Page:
THE PENTAGON — Air Force Chief of Staff Gen. David Goldfein revealed during the service’s 70th birthday party today that the service was planning to retire sometime in the spring.
Also present for the announcement was Air Force Secretary Heather Wilson, who praised the service record of the Air Force, and revealed how the Department of Defense planned to continue overseas operations without its support.
Speaking to a crowd of spectators and journalists on the front steps of the Pentagon, Goldfein spoke at length about the legacy of duty and commitment to hard work the Air Force will be leaving behind, as well as plans for the future.
“The Air Force is known even within the branches of the US military for setting the standards,” he said. “Ask any Marine, and he’ll tell you that Air Force Physical Training stands apart from the pack. Ask any Army soldier, and he’ll tell you that no one is asked to live in environments comparable to the Air Force’s. Ask any Navy sailor, and he’ll tell you that no one redeploys as quickly as the Air Force.”
“But the Air Force is getting older now,” Goldfein continued, “and can’t keep up the operational tempo of her younger days.”
Visibly shaken, Goldfein steadied himself on the podium before going on.
“It’s not that the best days are behind the Air Force. They lie ahead; days when old Blue can wake as it pleases to face the day. Days when the Air Force can relax, and not worry about personal safety inside the walls of hellish combat zones like Jalalabad or Bagram. Days when she doesn’t have to say goodbye for four, sometimes even six months at a time.”
Asked what lies in store for the aging branch, Goldfein beamed with enthusiasm. He described new budgetary appropriations to “accommodate a more senior lifestyle,” including several new construction and beautification projects on Air Force bases around the nation.
“First of all, physical training will be scaled back, and will begin incorporating Tai Chi and seniors’ Zumba lessons in conjunction with local gyms twice a week. Groundbreaking has already begun on new on-post golf courses, so the Wild Blue Yonder can extend to the links. And of course, new walking trails, duck ponds, and park benches will be installed near all dining facilities, so the Air Force can enjoy a leisurely mid-afternoon stroll before heading in for the Early Bird dinner.”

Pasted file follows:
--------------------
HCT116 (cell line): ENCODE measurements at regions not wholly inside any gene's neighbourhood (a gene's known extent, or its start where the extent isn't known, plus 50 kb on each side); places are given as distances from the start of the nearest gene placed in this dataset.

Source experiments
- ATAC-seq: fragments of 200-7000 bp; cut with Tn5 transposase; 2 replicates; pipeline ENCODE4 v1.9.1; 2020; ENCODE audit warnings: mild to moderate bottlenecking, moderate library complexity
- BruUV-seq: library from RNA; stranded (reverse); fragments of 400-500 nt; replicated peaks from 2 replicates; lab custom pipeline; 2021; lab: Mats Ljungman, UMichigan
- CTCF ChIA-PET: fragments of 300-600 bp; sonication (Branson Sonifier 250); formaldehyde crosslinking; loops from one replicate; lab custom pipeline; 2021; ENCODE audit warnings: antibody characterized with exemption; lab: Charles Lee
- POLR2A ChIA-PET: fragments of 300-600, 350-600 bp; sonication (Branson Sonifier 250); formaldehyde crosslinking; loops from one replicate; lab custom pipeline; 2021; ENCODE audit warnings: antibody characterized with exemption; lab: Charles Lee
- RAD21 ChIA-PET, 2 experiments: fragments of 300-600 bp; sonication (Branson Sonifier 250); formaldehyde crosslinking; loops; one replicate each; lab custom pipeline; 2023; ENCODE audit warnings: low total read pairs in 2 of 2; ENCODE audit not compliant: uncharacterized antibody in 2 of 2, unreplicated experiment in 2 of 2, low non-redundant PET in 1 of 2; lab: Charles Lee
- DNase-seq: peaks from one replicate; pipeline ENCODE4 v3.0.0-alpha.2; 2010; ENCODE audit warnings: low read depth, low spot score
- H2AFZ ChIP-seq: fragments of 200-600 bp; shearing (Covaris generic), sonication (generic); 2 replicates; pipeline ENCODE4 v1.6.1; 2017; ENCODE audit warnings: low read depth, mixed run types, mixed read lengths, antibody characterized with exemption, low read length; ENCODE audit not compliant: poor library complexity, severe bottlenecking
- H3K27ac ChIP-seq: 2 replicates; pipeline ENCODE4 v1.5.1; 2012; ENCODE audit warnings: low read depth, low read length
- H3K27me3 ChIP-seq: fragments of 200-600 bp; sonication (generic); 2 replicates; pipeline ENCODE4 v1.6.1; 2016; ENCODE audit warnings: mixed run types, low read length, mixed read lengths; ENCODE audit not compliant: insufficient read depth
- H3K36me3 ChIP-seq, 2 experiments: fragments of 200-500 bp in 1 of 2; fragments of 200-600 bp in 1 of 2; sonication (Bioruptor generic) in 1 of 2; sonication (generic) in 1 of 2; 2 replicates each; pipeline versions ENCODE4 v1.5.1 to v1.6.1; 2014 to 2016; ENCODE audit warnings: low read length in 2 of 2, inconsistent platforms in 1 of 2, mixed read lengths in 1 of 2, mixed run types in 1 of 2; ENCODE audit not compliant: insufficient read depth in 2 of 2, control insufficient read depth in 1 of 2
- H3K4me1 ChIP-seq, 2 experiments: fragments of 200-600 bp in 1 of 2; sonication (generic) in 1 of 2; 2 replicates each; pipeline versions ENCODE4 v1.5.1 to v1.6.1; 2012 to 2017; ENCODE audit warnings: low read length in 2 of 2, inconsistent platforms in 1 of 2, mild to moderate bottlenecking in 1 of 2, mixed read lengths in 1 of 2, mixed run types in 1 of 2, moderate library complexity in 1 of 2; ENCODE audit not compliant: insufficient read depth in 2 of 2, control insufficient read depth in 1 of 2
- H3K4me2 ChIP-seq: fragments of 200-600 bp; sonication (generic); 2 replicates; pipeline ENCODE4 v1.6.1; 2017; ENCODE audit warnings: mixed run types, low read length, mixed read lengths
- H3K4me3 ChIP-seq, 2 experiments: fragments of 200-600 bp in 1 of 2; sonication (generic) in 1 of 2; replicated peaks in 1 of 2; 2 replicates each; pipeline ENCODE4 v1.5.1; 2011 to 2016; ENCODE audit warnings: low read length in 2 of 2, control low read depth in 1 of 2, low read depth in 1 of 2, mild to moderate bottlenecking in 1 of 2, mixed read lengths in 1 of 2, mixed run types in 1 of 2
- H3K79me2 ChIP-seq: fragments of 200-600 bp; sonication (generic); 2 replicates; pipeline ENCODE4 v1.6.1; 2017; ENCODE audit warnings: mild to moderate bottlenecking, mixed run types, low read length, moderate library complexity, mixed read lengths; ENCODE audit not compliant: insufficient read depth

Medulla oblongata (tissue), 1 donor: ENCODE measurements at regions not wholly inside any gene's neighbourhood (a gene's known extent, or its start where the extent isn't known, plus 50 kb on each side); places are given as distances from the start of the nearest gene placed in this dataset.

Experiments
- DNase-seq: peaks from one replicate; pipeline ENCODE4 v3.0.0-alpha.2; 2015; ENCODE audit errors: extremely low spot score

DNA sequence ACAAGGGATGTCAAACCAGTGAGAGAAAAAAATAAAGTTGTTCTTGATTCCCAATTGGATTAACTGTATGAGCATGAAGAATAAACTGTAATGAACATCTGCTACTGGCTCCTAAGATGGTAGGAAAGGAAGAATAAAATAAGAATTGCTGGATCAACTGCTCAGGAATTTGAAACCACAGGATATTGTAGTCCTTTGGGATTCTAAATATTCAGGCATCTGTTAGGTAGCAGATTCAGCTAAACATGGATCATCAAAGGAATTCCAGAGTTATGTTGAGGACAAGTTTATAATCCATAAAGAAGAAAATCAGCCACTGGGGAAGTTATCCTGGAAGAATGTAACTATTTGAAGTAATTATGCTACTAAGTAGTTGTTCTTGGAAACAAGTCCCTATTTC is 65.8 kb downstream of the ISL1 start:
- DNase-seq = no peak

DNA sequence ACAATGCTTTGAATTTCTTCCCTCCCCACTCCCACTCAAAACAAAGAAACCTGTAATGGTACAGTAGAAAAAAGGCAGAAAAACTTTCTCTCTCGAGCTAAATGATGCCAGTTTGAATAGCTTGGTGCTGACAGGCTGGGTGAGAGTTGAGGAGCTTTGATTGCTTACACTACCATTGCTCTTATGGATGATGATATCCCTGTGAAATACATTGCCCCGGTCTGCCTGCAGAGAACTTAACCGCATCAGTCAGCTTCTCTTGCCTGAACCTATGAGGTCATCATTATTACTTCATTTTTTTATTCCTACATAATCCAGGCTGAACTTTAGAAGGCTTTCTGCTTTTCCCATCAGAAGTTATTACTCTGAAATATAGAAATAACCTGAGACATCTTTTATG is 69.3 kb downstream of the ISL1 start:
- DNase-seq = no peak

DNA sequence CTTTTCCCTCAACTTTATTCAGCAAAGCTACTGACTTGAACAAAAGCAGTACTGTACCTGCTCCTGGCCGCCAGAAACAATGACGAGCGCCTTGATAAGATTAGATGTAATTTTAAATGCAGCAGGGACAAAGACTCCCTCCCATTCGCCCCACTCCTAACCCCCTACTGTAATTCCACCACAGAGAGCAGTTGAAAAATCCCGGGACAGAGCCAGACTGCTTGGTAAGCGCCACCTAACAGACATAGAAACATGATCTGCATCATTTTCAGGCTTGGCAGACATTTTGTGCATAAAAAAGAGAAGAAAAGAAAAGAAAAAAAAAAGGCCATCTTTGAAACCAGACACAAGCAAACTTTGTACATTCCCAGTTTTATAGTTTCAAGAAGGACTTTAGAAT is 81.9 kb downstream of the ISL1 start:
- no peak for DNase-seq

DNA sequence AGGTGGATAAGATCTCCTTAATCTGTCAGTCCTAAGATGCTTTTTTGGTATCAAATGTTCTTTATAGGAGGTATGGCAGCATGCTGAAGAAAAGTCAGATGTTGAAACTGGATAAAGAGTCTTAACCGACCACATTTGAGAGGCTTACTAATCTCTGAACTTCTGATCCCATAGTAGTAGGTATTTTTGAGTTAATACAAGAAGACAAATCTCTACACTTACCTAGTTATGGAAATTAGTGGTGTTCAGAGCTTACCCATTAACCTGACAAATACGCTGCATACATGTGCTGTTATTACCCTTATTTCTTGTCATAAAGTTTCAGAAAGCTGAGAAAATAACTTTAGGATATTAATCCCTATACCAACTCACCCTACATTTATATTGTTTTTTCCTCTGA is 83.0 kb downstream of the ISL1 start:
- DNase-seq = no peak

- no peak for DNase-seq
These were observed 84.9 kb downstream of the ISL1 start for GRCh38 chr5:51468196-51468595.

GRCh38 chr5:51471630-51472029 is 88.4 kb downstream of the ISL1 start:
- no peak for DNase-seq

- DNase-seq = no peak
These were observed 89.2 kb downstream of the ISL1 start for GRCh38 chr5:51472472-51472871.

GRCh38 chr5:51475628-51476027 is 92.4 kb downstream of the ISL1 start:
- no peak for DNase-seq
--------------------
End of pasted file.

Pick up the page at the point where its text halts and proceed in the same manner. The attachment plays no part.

Air Force Secretary Heather Wilson reassured Americans that defense officials have the new vacancy “well in hand,” and that soldiers, sailors, and Marines stationed overseas would barely notice the Air Force’s absence.
“The Air Force, though an integral part of our armed forces, has been showing its age lately: misplacing the keys to jet fighters, retelling the same tired stories, even mixing up a shipment of helicopter batteries with intercontinental ballistic missiles to Taiwan.”
She also reported that on more than one occasion, the Air Force was “caught napping when it was supposed to be monitoring the radio for close air support missions.”
“The truth is, we’ve known this was coming for some time. That’s why we in the Department of Defense, along with our President, and Congress, have been working so hard to rely more on drone strikes and UAV [Unmanned Aerial Vehicle] surveillance in our operation,” she said. “As the Air Force stands down, we’ll be shifting her responsibilities onto a greater number of drones to fill in the gaps. American air superiority will remain unquestioned, and we’ll really be saving the taxpayers money. It’s hard to see the Air Force go, but this is really a win-win for America.”
One reporter asked Wilson how much money the DoD would be saving with the switch.
“What we’re hoping – that is, the Joint Chiefs and I, – we’d like to see big enough savings to offset budget cuts currently affecting all branches of the military. Honestly, it’s either this, or the Navy will have to shrink down to only four uniforms. And don’t get me started on the proposal that the Marine Corps start cutting back on haircuts — no pun intended.”
At press time, the Air Force was reportedly looking at brochures for senior living facilities before getting in a round of golf at Hilton Head’s famous back nine.
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